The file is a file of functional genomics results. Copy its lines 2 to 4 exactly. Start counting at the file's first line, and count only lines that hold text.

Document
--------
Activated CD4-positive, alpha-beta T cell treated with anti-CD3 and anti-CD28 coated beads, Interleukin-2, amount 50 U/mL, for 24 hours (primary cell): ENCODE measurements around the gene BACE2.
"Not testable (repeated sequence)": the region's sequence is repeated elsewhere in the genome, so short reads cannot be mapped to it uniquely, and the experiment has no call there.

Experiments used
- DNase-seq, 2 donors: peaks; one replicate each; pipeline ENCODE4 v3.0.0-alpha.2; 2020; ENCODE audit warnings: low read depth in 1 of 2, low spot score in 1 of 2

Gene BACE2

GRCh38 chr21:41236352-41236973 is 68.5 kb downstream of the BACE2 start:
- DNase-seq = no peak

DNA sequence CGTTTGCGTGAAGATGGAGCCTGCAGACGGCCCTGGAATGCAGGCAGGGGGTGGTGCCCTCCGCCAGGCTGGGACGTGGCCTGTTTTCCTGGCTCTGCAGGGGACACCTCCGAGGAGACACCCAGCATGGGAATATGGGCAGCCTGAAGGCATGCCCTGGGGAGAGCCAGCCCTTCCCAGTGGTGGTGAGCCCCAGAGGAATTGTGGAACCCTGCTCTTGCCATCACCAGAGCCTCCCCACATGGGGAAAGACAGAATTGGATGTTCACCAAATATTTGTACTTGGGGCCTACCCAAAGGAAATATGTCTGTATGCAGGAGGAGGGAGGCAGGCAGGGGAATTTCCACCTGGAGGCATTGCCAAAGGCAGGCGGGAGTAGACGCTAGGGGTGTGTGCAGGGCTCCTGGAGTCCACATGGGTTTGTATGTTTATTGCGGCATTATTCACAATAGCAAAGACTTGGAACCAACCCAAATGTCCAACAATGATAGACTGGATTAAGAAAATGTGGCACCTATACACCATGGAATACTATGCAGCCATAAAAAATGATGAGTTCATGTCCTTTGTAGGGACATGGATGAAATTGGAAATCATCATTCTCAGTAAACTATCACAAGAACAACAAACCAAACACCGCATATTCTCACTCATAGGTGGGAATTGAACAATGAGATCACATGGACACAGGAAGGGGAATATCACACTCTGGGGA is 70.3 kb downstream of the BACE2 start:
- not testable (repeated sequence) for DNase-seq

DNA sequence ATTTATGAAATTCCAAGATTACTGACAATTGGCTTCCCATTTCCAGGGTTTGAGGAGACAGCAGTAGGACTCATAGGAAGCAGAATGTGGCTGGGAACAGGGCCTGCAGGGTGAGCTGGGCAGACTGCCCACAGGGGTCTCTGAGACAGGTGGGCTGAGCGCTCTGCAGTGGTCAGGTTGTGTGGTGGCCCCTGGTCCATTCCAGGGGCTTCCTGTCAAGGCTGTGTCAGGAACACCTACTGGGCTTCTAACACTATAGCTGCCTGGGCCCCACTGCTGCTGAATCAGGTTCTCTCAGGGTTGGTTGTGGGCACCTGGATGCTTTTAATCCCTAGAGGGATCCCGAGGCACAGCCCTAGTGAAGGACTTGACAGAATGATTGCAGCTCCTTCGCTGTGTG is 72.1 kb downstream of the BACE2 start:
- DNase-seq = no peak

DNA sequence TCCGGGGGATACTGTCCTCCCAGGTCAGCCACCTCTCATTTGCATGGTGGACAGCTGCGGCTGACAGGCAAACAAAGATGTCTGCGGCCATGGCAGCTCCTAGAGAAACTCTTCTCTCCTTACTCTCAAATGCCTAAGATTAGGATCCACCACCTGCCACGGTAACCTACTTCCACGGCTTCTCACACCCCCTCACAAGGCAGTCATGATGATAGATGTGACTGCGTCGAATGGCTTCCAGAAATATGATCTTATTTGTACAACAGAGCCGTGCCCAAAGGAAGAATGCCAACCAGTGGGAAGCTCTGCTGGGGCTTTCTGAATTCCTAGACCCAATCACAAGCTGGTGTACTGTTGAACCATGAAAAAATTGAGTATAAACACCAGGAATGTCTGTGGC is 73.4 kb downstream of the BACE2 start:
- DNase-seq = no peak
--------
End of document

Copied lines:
"Not testable (repeated sequence)": the region's sequence is repeated elsewhere in the genome, so short reads cannot be mapped to it uniquely, and the experiment has no call there.

Experiments used
- DNase-seq, 2 donors: peaks; one replicate each; pipeline ENCODE4 v3.0.0-alpha.2; 2020; ENCODE audit warnings: low read depth in 1 of 2, low spot score in 1 of 2